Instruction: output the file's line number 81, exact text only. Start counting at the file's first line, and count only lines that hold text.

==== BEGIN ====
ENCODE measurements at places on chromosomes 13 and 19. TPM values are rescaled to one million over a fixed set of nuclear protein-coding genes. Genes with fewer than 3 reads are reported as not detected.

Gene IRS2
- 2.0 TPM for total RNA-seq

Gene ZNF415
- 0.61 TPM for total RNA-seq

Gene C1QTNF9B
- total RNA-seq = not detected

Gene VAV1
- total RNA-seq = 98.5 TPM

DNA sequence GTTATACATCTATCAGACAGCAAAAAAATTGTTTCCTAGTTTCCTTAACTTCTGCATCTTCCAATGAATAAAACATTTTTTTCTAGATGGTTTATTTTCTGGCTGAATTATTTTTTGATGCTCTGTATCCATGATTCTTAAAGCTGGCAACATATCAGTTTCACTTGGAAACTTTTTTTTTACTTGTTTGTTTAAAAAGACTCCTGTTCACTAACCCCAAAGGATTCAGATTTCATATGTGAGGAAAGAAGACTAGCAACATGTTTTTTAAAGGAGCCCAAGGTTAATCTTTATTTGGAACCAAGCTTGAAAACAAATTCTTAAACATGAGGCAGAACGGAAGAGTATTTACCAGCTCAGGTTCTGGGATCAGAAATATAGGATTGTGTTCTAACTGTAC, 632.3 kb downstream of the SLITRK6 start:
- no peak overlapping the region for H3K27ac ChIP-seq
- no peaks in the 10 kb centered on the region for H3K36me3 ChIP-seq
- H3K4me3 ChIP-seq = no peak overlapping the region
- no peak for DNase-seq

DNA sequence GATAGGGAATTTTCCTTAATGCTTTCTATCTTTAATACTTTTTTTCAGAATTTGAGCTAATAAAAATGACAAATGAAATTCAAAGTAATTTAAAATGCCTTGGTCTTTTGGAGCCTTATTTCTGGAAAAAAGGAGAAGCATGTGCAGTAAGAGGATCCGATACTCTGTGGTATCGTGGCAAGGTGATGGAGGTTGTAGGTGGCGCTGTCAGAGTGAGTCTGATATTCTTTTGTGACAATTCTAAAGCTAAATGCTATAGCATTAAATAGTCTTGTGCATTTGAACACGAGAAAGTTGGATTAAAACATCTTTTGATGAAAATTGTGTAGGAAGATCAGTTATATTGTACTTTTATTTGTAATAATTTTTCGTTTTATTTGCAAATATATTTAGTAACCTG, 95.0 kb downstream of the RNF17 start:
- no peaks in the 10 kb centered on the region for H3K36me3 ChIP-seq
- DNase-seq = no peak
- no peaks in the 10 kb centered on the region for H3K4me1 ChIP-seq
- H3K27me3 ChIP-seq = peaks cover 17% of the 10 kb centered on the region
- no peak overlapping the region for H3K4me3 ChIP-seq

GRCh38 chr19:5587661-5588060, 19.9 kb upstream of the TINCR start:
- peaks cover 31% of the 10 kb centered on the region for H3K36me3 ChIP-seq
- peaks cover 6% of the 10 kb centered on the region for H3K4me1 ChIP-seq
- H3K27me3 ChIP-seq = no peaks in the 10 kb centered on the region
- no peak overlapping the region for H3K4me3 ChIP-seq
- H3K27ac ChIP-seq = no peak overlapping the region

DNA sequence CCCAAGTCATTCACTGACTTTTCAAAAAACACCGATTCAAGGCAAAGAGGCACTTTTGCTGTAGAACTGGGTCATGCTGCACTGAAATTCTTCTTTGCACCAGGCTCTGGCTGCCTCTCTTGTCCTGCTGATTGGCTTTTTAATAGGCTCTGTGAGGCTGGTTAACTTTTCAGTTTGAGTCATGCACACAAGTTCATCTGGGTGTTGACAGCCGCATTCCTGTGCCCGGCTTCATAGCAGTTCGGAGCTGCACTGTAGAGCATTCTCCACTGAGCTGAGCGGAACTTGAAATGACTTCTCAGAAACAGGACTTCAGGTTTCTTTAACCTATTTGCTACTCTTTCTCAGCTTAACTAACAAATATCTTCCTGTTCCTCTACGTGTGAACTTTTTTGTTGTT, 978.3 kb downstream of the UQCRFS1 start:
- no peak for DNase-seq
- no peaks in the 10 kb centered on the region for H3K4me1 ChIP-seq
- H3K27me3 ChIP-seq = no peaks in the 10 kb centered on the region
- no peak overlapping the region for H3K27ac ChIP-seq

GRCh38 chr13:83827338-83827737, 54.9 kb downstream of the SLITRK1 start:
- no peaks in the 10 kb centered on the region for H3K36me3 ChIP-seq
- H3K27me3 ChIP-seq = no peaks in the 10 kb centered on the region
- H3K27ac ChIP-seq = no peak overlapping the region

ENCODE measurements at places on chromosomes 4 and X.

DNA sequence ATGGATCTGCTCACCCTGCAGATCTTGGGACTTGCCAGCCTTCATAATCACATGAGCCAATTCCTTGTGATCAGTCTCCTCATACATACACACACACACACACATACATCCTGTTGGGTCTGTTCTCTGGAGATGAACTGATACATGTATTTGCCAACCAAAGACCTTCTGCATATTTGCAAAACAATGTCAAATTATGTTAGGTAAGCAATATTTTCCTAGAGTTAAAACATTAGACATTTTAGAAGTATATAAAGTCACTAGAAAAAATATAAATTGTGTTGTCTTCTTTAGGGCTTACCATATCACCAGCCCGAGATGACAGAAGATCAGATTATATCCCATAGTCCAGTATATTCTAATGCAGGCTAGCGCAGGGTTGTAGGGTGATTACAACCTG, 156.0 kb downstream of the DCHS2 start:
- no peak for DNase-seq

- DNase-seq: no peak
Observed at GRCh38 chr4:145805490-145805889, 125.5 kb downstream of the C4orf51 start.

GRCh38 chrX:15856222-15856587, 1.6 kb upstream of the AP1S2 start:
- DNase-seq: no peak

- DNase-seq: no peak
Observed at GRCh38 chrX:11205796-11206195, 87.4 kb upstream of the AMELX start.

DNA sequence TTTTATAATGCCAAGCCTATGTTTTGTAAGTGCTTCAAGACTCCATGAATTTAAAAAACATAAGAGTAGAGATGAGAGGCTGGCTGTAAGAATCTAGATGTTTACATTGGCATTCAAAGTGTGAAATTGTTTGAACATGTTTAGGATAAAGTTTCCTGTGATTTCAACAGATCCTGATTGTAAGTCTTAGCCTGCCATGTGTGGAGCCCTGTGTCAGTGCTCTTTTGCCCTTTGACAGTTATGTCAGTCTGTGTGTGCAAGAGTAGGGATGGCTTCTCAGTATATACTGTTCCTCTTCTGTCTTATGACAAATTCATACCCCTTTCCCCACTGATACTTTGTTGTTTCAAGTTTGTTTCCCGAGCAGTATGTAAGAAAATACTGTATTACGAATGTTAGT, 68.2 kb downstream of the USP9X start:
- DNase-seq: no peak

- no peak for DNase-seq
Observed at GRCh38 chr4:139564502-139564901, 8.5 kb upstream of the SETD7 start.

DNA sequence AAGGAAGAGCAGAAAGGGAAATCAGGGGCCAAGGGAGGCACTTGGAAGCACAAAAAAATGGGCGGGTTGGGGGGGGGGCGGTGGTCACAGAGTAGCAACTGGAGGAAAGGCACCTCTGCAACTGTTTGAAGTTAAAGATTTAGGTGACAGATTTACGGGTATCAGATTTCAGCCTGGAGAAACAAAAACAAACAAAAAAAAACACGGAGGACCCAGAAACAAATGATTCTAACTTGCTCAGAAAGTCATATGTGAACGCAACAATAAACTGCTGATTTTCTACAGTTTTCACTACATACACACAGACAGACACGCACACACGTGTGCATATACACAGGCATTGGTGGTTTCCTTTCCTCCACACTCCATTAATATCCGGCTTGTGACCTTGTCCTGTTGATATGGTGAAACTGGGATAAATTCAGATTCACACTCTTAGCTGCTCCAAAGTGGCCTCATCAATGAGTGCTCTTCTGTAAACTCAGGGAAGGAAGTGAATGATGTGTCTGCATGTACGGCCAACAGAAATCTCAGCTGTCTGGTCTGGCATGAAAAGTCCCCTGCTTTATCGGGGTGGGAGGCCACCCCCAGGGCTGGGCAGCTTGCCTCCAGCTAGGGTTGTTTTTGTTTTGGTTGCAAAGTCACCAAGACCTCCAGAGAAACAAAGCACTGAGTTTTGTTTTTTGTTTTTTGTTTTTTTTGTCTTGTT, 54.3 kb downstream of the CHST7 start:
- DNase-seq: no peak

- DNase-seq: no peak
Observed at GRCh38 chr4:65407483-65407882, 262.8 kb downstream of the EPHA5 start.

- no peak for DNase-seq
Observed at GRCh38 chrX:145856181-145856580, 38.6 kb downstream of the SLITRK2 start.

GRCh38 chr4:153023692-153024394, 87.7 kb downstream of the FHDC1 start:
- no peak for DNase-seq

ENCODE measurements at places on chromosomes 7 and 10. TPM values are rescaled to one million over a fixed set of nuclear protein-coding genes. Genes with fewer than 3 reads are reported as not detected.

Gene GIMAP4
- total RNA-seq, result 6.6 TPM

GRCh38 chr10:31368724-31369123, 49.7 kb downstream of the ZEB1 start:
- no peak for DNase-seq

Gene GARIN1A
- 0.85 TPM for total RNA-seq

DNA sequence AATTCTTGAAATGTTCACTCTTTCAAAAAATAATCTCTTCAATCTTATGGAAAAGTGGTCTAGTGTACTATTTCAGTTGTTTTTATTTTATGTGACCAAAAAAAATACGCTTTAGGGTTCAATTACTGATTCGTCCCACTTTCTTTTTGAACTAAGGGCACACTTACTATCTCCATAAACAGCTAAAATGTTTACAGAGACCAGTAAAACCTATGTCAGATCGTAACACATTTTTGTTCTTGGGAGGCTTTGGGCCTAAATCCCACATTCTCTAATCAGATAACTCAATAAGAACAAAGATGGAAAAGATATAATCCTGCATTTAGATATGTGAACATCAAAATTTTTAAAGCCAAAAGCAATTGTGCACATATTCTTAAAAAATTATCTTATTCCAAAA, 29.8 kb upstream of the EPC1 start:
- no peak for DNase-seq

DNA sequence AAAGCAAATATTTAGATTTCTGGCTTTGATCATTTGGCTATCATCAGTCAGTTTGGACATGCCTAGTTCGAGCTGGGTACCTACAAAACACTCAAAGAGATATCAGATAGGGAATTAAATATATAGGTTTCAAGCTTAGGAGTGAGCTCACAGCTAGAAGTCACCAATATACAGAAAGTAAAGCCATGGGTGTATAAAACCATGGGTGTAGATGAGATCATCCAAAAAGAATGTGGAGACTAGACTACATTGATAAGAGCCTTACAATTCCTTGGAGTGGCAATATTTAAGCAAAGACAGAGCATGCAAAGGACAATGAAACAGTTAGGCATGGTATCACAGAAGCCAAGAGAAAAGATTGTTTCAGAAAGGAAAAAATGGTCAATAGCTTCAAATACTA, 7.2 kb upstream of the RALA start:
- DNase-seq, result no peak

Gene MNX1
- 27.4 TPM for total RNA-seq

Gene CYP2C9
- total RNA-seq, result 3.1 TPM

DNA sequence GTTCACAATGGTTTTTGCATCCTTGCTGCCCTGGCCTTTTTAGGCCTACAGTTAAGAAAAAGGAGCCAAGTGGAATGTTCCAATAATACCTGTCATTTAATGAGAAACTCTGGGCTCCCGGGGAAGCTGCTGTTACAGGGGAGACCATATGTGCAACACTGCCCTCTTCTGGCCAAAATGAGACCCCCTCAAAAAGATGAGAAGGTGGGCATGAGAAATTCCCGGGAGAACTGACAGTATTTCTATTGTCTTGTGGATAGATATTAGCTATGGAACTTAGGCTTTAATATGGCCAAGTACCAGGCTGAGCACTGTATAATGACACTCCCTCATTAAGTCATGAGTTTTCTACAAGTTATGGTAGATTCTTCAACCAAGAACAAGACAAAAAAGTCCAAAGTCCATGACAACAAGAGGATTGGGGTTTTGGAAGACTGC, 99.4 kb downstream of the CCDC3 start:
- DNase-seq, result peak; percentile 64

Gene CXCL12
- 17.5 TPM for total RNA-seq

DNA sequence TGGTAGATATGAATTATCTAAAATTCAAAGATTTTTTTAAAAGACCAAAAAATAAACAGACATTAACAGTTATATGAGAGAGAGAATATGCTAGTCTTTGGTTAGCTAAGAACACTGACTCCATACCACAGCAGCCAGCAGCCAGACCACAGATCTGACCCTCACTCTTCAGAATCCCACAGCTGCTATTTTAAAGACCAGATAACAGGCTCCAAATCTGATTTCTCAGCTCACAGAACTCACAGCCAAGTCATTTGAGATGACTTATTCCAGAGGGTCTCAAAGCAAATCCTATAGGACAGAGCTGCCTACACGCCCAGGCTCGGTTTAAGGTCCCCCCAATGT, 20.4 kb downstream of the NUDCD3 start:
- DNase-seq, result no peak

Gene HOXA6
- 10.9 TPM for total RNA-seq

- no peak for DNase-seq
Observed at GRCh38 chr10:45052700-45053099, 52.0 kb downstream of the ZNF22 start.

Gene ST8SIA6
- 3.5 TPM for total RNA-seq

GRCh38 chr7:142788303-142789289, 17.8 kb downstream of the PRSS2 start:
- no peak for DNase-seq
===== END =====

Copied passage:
Observed at GRCh38 chr10:45052700-45053099, 52.0 kb downstream of the ZNF22 start.